In December we will open the beta release of UCS 5.0 to the public. For users who have been using UCS for a longer period of time, the renaming of the system roles in particular will bring a significant change, which will be visible in the beta release. In addition to the removal of known terms of discrimination (“master” and “slave”), we would like to use new names in order to reflect the central functionality of our new system in the respective names. In the following, I will introduce the new naming for the system roles and explain the goals we are pursuing with it.
Almost exactly one year has passed since the announcement that we are working on UCS 5.0. Since then, we have been very busy and made some important steps towards making UCS a future-proof platform. In December 2020, we intend to make the first results publicly available in a Beta Release. In this article, I would like to give you a first taste of the exciting new features that UCS 5.0 will bring.
Connecting Ubuntu and Linux Mint Clients to UCS Domains: New Version of the Univention Domain Join Assistant
The tool offers a graphical user interface and a command line tool for admins who prefer to work on the shell. We have just released a new version of the Domain Join Assistant that comes with various improvements and supports the latest Ubuntu and Linux Mint versions. In this article I’m going to show you how the tool works and I’m going to introduce the new features.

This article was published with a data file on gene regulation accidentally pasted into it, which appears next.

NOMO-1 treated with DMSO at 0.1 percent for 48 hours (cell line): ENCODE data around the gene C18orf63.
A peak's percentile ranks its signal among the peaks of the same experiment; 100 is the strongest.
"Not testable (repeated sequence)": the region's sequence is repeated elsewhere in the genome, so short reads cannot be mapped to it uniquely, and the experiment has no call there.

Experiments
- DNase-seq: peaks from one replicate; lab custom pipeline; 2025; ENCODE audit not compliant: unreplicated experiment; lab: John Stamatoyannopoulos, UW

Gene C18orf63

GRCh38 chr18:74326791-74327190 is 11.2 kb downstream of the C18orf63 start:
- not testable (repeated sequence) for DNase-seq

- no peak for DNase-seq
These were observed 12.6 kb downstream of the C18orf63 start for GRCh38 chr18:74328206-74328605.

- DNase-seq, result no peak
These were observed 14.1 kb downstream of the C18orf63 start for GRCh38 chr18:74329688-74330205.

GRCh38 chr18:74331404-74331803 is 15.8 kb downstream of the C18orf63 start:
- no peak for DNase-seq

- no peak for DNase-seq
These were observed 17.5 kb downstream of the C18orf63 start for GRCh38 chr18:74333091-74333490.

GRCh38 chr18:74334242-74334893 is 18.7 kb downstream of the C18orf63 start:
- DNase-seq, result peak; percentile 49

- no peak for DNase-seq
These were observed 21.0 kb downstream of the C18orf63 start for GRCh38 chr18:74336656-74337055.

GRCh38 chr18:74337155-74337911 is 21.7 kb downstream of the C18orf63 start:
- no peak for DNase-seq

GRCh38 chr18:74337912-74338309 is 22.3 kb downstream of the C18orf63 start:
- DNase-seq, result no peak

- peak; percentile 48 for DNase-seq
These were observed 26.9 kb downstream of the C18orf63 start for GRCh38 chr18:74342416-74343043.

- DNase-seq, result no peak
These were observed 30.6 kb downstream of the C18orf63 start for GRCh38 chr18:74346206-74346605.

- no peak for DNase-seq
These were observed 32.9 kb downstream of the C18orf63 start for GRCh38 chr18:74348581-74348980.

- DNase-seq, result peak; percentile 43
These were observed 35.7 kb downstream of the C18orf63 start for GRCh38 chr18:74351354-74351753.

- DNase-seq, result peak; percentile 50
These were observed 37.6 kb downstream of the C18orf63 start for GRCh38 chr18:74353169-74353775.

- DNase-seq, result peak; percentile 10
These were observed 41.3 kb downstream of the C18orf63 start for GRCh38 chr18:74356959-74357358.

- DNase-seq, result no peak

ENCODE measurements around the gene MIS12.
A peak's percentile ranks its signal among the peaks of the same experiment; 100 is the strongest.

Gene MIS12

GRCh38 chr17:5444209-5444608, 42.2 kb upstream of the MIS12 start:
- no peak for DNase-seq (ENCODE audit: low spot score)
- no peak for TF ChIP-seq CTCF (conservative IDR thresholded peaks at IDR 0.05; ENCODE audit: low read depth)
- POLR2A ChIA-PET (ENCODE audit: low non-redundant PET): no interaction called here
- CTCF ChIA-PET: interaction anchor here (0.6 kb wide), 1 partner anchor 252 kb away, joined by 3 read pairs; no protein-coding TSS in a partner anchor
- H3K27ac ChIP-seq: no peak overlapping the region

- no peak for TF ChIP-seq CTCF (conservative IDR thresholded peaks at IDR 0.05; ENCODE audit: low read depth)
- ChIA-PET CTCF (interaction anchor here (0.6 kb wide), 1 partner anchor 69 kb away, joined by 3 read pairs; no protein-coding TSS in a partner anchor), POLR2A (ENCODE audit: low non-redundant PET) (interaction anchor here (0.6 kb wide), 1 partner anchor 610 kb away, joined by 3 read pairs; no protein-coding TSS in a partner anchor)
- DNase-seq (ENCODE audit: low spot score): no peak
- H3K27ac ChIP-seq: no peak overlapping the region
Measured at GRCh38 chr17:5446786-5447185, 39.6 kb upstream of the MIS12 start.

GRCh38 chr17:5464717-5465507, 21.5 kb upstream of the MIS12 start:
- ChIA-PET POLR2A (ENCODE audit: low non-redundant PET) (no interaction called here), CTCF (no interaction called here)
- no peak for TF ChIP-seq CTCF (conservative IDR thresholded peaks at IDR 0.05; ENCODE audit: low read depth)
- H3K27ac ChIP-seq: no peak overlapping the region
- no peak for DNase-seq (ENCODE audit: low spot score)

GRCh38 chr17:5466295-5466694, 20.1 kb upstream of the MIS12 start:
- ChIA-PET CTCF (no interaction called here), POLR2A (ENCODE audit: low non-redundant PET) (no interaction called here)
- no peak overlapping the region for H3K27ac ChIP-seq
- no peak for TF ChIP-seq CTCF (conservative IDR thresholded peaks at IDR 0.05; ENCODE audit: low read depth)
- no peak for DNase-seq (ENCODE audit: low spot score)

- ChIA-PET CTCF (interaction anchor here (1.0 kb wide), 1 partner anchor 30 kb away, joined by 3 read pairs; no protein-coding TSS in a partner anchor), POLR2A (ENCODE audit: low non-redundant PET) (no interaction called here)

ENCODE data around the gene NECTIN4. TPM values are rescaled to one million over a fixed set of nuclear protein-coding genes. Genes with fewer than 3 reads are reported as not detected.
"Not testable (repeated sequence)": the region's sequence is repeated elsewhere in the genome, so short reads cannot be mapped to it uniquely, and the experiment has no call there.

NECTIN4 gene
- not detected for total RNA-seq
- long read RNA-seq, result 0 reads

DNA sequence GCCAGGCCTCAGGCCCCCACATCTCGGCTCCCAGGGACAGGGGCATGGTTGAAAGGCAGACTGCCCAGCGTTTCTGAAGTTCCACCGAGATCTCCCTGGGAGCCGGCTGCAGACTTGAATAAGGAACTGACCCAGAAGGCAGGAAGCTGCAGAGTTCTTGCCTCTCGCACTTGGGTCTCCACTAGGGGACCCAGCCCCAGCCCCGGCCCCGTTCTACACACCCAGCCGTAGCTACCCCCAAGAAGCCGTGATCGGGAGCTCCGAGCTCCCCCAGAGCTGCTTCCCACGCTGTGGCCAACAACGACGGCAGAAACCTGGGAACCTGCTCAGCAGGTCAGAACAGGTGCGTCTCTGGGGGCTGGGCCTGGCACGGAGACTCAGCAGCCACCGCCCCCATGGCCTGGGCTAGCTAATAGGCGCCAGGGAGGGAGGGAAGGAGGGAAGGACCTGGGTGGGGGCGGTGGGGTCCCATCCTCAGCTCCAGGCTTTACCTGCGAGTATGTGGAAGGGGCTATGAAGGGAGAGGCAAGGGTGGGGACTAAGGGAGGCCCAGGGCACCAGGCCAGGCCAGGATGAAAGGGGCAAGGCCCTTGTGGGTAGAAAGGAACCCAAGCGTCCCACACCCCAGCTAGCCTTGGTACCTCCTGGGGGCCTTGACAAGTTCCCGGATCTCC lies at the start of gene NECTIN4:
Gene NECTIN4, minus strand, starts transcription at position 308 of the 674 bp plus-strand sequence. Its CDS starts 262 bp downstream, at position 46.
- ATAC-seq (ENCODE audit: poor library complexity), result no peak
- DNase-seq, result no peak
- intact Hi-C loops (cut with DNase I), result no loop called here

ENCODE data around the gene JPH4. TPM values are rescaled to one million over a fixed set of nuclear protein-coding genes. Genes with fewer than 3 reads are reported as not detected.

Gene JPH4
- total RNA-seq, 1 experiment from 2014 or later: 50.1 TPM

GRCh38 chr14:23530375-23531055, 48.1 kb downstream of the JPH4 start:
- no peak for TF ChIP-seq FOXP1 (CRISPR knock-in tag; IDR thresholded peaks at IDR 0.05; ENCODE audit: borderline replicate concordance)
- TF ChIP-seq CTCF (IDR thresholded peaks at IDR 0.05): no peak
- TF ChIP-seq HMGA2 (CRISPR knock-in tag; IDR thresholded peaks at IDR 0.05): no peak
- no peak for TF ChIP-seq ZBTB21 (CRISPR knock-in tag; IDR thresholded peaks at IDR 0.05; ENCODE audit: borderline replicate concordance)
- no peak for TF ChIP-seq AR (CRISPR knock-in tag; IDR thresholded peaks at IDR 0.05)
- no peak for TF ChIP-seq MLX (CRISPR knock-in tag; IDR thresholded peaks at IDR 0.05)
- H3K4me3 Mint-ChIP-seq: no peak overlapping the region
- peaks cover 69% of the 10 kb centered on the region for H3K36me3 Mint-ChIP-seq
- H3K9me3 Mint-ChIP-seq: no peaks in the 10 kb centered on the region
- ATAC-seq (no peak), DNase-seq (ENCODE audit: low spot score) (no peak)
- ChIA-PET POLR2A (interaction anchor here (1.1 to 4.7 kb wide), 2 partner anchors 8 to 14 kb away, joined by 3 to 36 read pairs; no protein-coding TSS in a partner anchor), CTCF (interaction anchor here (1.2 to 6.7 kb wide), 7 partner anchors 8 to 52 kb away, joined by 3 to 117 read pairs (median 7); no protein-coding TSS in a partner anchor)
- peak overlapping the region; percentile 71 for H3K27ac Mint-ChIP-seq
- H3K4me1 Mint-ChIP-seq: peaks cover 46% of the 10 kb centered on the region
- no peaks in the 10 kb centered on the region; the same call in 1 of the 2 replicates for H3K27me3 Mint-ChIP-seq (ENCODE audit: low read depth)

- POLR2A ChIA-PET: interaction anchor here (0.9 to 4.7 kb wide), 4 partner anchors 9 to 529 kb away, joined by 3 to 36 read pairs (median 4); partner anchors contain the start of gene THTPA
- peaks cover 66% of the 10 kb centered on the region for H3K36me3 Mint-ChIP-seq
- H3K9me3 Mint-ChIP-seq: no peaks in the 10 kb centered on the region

Release UCS 4.4-5 brings improvements in Single Sign-on, Self Service, more performance for LDAP and compatibility with Python 3
Version 4.4-4 of Univention Corporate Server (UCS) comes with some cool new features, one of them being the new AD Connector app. It makes the synchronization of password hashes between a Microsoft Active Directory domain and a UCS domain significantly more secure and less error-prone. While previous versions could only synchronize NTLM hashes, the AD Connector of UCS 4.4-4 also reads newer hashes, the so-called Kerberos keys which allow single sign-on (SSO) to different applications.
I am a second-year trainee at Univention (job description: IT specialist for application development). I was involved in the development of the new feature and mainly had to deal with three tasks: the AD Connector itself, the OpenLDAP overlay module, and the S4 Connector (Samba). In this blog post I’m going to explain what Kerberos hashes are and how I implemented the new feature.